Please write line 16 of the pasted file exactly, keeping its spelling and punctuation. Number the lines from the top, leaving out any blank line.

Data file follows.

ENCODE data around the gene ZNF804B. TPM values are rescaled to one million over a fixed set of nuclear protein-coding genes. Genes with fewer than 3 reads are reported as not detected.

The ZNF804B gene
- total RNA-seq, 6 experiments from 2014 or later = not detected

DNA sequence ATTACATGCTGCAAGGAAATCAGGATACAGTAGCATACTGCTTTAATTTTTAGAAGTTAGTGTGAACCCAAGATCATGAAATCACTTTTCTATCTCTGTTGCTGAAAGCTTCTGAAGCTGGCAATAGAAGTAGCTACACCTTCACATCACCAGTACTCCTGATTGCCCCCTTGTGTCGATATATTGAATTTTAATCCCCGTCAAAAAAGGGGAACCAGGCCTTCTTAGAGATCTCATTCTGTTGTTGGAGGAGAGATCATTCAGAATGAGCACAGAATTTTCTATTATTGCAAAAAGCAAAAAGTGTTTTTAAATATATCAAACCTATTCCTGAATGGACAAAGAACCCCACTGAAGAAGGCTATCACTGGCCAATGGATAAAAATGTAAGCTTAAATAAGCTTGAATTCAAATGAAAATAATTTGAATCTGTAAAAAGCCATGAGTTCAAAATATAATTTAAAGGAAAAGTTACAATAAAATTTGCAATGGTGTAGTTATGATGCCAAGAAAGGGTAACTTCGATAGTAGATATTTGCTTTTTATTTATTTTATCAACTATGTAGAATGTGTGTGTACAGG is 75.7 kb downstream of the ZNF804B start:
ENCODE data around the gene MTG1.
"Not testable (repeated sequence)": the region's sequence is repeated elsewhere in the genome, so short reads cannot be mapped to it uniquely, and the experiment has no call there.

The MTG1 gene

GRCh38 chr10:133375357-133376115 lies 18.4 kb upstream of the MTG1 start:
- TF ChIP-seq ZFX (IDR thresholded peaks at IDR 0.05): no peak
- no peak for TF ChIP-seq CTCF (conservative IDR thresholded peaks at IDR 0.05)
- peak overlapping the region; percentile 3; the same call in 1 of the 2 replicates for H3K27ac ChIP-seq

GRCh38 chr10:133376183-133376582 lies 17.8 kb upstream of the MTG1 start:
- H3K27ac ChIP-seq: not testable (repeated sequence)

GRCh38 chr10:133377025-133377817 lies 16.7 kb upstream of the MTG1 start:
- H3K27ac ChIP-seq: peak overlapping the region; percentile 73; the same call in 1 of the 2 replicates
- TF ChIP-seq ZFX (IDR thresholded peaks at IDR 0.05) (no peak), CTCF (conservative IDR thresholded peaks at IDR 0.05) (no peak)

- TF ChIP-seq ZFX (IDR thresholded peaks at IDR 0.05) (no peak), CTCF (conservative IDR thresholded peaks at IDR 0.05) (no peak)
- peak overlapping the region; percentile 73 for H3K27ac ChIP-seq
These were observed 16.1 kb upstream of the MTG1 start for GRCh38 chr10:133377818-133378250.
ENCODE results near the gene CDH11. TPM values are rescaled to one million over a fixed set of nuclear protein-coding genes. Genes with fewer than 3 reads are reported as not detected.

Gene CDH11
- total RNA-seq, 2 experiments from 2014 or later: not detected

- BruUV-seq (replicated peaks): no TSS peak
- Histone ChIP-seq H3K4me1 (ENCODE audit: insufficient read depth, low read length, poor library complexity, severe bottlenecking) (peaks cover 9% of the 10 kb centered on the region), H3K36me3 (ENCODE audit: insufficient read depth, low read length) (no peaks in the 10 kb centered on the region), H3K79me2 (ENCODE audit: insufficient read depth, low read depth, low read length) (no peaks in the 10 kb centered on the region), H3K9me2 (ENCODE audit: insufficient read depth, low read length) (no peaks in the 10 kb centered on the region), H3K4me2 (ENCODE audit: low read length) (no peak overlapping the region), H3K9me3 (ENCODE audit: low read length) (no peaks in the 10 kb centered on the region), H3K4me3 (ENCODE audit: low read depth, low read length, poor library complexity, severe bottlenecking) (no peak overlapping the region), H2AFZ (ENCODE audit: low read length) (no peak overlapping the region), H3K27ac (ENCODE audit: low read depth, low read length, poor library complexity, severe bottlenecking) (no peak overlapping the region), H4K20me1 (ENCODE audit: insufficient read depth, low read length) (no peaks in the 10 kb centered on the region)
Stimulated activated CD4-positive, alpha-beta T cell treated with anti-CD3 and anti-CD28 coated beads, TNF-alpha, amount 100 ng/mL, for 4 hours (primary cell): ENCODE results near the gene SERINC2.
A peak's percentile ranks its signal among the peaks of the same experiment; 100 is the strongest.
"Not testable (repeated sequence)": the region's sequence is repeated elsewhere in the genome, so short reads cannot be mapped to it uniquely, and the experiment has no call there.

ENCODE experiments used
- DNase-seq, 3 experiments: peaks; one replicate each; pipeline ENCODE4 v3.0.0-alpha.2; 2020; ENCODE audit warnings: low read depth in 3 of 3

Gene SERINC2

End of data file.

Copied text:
- TF ChIP-seq ZFX (IDR thresholded peaks at IDR 0.05) (no peak), CTCF (conservative IDR thresholded peaks at IDR 0.05) (no peak)